Calling it quits

Staff writer Damien Funnell supports Andrew Luck’s decision to retire early


Jahlea Douglas

Senior Damien Funnell is a staff writer and sports score manager for Elkhart Memorial GENESIS who specializes in sports writing.

Damien Funnell, Staff Writer & Sports Score Manager

It’s a tough time to be an  Indianapolis Colts fan, as the season could be over before it even gets started. As of Saturday, Aug. 24, starting quarterback Andrew Luck made one of the hardest decisions of his life and announced that he will step away from football and retire. 

Stepping away from a game you love so much can be crushing. It also takes a lot of courage to do so, especially after such a short time. Luck had to make the decision to either continue to play the game he loves or preserve his healing body so his life outside of football isn’t so injury-filled. Over the course of Luck’s career, he sustained four different injuries in the last four seasons. 

His 2015 season ended short with a lacerated kidney and partially torn abdominal muscle. In 2016, he missed a couple weeks because of a torn cartilage and a concussion. And in 2017, Luck sustained his worst injury by far when he missed the entire season due to a shoulder surgery.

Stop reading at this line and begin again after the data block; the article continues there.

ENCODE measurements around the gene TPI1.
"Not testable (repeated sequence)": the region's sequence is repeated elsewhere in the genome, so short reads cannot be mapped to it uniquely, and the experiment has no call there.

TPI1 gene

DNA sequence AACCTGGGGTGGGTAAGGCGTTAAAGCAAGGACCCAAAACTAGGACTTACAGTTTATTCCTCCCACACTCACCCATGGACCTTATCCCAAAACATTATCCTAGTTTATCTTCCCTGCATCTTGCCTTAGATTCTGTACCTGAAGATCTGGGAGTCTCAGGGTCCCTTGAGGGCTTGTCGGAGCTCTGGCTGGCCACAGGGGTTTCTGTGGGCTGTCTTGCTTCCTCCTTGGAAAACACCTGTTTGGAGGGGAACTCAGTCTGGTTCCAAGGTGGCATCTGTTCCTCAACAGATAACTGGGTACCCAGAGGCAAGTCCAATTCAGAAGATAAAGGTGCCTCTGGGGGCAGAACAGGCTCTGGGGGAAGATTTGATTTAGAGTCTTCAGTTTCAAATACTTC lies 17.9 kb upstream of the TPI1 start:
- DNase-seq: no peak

In the 2018 NFL season, he finally made it through an entire year without sustaining significant injury. It also turned out to be a record breaking year for Luck, having completed a career high of 67.3% of his passes for 4,593 yards. Just when Luck thought he had made it through the storm of repeated injuries, he suffered a calf strain in his right leg. He was forced to sit out during most of Organized Team Activities (OTA) and the injury even continued to bother him during training camp. 

Having just one big injury can have a big mental impact on anyone, so imagine having four in a row like Luck has had. All the rehab and doctor visits can leave an athlete feeling helpless in the mists of chaos.

So do I blame Luck for retiring? Absolutely not. I’ll also add that every Colts fan that booed Luck when he announced his retirement should be ashamed of themselves. Being the predecessor to Peyton Manning isn’t an easy job, those are big shoes to fill. So for what he’s done for the Colt’s organization, I personally would like to say. Thank you Andrew Luck. 

The views in this column do not necessarily reflect the views of the GENESIS staff. Reach Damien Funnell at [email protected].